Kindergarten students at Holladay Elementary are learning how to write their names and other words (SOL K.10), and they are studying the states of matter in Science (SOL K.4). Today, students in Ms. Edelblut’s class drew pictures of solids, liquids, and gasses and they typed the words. First, we went to ABCYa! Storymaker and typed our names. I showed them how to use Shift to make a capital letter. Then we discussed different examples of solids, liquids, and gasses. I taught them how to use the paint brush tool to draw each of the three states of matter and how to use the text tool to type the words. Finally we clicked the lines in the top right corner and chose the save icon to download a PDF of our creations. You can look at some student examples here.
Third graders at Holladay Elementary have been learning about the water cycle (SOL3.7), so today, students in Ms. Szyperski’s class used BrushNinja to create animations illustrating the water cycle. First, we discussed each step in the cycle: evaporation, condensation, precipitation, and runoff. We also talked about different ways to illustrate each one creatively. I showed them how to use the text tool in BrushNinja to label each step and how to copy the frames at the bottom to save time. When they were finished, they exported their projects as animated GIFs and posted them on Schoology to share with their classmates. They turned out great! You can see some student examples here.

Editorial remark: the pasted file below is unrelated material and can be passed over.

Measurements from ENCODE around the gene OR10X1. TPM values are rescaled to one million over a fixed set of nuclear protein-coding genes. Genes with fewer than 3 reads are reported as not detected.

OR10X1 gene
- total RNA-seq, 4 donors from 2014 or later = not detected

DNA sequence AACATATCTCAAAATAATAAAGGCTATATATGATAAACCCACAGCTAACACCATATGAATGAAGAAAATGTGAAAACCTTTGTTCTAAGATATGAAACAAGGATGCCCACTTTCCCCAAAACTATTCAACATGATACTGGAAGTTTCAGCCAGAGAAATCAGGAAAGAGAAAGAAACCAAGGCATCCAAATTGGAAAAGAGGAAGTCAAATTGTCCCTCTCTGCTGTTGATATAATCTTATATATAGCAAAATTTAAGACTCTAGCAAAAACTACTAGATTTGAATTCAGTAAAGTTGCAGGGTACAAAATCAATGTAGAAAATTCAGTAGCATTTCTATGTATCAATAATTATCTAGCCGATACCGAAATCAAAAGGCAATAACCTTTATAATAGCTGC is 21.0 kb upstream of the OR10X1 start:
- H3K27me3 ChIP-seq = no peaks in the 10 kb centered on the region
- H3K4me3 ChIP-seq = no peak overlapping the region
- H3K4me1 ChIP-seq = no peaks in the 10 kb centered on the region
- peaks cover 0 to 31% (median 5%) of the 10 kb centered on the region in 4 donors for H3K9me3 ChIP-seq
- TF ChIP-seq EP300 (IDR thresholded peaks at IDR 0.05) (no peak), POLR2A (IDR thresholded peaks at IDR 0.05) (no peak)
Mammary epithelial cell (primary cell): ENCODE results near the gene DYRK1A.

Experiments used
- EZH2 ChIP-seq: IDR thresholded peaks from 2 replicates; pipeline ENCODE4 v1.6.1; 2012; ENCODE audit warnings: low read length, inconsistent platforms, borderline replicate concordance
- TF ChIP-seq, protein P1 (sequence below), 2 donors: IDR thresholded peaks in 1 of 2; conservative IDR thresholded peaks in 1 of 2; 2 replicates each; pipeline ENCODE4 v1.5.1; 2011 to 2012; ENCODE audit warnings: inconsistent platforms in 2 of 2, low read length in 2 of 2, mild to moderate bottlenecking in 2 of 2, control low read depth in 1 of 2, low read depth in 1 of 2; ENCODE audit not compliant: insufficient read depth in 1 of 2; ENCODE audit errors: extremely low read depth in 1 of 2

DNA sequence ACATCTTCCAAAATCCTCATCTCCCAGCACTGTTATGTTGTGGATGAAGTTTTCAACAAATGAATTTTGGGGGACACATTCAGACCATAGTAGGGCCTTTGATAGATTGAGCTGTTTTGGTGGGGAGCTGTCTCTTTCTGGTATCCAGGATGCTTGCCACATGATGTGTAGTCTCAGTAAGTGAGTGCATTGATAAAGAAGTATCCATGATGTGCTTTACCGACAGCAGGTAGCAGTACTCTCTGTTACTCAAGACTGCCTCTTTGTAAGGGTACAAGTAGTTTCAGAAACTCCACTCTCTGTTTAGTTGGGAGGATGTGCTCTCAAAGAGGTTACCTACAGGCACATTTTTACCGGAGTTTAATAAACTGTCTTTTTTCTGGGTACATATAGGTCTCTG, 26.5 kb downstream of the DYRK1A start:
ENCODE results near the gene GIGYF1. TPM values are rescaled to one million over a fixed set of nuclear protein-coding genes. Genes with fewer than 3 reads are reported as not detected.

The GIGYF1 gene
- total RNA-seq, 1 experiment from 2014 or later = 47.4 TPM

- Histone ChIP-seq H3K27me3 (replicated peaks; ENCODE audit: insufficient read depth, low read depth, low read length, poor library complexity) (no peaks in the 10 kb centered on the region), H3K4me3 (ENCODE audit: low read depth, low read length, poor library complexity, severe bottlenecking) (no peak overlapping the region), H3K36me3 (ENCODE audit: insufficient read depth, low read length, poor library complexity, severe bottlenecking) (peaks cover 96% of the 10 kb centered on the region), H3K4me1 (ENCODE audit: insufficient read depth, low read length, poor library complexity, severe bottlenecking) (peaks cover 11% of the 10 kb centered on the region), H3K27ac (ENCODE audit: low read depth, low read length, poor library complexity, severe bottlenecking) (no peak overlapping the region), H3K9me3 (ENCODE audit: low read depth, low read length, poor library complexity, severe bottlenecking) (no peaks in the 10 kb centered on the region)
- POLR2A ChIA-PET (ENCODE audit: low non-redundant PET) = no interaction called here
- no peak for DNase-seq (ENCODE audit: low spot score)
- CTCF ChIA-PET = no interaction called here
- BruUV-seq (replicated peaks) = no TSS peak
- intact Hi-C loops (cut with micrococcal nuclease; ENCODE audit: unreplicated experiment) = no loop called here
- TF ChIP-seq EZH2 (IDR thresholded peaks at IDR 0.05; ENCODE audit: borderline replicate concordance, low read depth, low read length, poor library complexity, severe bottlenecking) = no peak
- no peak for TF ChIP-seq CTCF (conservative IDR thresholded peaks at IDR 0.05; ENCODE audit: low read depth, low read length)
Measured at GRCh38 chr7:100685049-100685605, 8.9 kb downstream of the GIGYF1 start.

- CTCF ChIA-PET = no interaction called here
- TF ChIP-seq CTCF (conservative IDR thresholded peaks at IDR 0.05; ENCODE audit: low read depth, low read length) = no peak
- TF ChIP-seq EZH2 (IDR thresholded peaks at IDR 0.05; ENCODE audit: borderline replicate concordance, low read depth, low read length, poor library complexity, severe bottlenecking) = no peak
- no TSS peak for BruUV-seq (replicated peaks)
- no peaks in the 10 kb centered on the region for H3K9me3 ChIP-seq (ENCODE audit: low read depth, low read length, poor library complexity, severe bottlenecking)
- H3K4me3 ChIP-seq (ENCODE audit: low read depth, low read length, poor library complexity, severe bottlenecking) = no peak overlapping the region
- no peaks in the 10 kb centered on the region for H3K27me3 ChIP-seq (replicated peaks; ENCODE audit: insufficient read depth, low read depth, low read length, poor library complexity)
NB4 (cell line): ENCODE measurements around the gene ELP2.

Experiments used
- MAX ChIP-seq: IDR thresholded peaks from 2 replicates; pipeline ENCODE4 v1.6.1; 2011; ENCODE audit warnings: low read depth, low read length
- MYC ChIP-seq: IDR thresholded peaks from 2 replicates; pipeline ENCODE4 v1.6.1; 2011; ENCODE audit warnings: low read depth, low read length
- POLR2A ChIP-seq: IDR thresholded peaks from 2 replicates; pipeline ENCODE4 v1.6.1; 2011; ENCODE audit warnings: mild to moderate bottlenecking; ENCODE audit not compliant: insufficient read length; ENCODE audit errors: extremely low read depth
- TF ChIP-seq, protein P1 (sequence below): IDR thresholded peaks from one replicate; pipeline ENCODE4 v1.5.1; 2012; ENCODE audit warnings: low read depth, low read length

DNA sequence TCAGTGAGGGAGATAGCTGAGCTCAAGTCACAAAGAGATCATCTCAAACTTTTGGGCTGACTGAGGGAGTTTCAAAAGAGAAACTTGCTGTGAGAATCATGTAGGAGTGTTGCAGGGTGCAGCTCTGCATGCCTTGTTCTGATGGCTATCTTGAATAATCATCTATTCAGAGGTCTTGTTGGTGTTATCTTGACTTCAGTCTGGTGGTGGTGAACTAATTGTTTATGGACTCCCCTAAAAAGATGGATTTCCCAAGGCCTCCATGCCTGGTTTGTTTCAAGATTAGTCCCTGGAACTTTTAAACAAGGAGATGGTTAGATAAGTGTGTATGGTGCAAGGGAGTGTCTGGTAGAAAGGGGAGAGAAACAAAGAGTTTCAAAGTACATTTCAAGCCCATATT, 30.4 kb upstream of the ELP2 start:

Fourth graders at Trevvett Elementary have been learning about perimeter and area in Math (SOL4.7) and Civil War battles in History (VS.7b). Today students in Ms. Reed’s class used Google Maps to find the perimeter and area of Manassas Battlefield, where the Battle of Bull Run was fought in 1861. It was the site of the first major battle of the Civil War, and it’s now a national park. First, we explored it with regular Google maps so we could take a virtual field trip there. We turned on satellite view (bottom left corner) and clicked the yellow guy in the bottom right corner (also known as Pegman). When you click on him, you will see blue lines and blue dots. The blue lines show street view, but the blue dots give you a 360 degree view of those sites. Sometimes they are even inside of buildings and museums! So Pegman is a fantastic way to take virtual field trips (TIP: Try dragging Pegman over Hawaii or Nevada, and see what he turns into)! After exploring the battlefield in Google Maps, I asked the students to estimate its perimeter and area. I explained that in the next step we would actually measure its perimeter and area and see whose estimate was closest. My Google Maps is a great way to create, customize and save your own maps. To get started, we clicked the red button “Create a new map.” In the search box we typed “Manassas Battlefield” and arrived at the site. Then I showed them how to use the drawing tool to outline the battlefield. It took a bit of practice, but once the outline was complete, we gave it a title, typed a description, added a photo or two, and hit the Save button. When we clicked back on the outline, a box popped up with some cool features. We could change the outline and fill color with the paint bucket, but more importantly, it told us the area and perimeter of the outline! To finish the project, we clicked the Share button, changed the settings so anyone with the link could view the map, copied the link, and pasted it into Schoology. The students also typed the perimeter and area into the comments so they could compare their findings with their classmates’. You can see some of their maps and comments here.